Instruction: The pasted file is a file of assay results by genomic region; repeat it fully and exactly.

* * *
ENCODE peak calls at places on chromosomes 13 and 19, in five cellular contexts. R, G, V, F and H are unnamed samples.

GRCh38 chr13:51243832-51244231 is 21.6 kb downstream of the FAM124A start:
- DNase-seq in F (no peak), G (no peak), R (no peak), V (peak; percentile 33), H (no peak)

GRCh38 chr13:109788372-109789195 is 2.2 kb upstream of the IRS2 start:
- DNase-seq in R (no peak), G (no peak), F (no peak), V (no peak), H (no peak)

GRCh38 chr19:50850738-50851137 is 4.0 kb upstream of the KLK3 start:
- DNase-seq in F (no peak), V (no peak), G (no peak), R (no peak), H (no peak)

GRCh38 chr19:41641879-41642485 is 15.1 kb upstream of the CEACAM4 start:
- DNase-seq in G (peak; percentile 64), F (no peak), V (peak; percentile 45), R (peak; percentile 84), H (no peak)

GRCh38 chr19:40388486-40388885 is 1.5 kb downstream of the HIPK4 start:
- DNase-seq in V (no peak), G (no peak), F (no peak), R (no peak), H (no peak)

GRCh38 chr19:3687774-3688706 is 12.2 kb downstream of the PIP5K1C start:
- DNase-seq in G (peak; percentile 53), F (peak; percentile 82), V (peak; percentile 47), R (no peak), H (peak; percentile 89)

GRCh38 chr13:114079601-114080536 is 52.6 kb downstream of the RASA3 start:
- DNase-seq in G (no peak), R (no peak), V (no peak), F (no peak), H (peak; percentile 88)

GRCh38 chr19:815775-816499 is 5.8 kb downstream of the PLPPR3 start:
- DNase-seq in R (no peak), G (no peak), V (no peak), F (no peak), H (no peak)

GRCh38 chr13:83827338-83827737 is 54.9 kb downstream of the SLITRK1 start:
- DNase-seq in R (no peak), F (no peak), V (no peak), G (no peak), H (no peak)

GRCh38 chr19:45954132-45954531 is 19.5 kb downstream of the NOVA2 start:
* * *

ENCODE peak calls at places on chromosomes 13 and 19, in five cellular contexts. R, G, V, F and H are unnamed samples.

GRCh38 chr13:51243832-51244231 is 21.6 kb downstream of the FAM124A start:
- DNase-seq in F (no peak), G (no peak), R (no peak), V (peak; percentile 33), H (no peak)

GRCh38 chr13:109788372-109789195 is 2.2 kb upstream of the IRS2 start:
- DNase-seq in R (no peak), G (no peak), F (no peak), V (no peak), H (no peak)

GRCh38 chr19:50850738-50851137 is 4.0 kb upstream of the KLK3 start:
- DNase-seq in F (no peak), V (no peak), G (no peak), R (no peak), H (no peak)

GRCh38 chr19:41641879-41642485 is 15.1 kb upstream of the CEACAM4 start:
- DNase-seq in G (peak; percentile 64), F (no peak), V (peak; percentile 45), R (peak; percentile 84), H (no peak)

GRCh38 chr19:40388486-40388885 is 1.5 kb downstream of the HIPK4 start:
- DNase-seq in V (no peak), G (no peak), F (no peak), R (no peak), H (no peak)

GRCh38 chr19:3687774-3688706 is 12.2 kb downstream of the PIP5K1C start:
- DNase-seq in G (peak; percentile 53), F (peak; percentile 82), V (peak; percentile 47), R (no peak), H (peak; percentile 89)

GRCh38 chr13:114079601-114080536 is 52.6 kb downstream of the RASA3 start:
- DNase-seq in G (no peak), R (no peak), V (no peak), F (no peak), H (peak; percentile 88)

GRCh38 chr19:815775-816499 is 5.8 kb downstream of the PLPPR3 start:
- DNase-seq in R (no peak), G (no peak), V (no peak), F (no peak), H (no peak)

GRCh38 chr13:83827338-83827737 is 54.9 kb downstream of the SLITRK1 start:
- DNase-seq in R (no peak), F (no peak), V (no peak), G (no peak), H (no peak)

GRCh38 chr19:45954132-45954531 is 19.5 kb downstream of the NOVA2 start: